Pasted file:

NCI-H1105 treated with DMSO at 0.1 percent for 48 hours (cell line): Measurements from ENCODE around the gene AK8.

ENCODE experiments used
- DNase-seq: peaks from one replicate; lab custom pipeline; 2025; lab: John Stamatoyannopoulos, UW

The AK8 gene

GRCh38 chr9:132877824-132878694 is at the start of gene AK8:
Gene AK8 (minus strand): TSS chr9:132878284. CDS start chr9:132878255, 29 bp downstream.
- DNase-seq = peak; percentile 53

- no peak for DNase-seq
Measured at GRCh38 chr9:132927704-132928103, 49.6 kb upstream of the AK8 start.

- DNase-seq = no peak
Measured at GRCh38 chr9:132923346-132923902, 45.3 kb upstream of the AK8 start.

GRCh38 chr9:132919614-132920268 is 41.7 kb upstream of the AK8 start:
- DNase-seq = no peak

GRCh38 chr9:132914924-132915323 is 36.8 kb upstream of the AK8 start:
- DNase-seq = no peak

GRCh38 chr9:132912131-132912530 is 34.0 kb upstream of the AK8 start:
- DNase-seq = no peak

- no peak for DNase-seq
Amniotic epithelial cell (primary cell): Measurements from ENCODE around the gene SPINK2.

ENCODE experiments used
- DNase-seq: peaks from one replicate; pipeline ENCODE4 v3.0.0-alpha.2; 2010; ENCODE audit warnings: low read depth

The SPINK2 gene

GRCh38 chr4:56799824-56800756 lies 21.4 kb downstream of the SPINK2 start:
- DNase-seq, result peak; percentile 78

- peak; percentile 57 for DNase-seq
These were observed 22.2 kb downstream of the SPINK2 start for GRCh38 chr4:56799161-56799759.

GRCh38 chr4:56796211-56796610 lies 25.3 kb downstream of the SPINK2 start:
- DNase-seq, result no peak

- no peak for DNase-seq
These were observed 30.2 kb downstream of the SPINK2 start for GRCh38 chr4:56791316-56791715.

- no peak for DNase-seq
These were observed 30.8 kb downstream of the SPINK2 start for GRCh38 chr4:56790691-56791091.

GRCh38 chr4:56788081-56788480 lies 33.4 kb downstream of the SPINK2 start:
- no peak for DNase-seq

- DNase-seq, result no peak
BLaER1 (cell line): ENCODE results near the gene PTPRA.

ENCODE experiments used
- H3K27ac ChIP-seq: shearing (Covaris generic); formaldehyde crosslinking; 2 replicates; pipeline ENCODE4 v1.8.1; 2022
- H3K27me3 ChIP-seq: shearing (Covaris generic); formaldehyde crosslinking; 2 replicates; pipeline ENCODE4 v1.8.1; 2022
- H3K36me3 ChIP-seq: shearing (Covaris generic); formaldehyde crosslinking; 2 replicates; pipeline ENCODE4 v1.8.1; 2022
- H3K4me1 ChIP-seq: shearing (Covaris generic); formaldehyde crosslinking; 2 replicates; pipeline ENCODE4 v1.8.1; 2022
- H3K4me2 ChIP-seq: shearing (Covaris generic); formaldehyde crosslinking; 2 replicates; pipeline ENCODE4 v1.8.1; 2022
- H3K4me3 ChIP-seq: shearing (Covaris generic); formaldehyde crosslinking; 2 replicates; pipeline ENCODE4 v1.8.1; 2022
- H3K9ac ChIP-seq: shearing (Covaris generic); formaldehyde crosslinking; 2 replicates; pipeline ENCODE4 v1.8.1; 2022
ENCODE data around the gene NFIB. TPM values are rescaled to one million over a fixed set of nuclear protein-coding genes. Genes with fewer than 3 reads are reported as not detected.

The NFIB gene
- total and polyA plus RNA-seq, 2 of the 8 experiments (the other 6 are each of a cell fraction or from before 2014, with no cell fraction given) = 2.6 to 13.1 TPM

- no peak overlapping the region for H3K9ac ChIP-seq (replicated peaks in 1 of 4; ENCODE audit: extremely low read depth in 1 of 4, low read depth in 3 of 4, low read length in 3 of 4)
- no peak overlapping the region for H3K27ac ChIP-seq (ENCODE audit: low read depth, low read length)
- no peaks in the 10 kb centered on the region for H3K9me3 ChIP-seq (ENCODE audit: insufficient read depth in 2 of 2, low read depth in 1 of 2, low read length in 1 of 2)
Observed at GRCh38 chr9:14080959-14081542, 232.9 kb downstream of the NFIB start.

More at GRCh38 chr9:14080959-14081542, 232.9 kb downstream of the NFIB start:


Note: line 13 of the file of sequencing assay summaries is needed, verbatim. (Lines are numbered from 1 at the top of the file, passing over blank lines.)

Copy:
- DNase-seq = no peak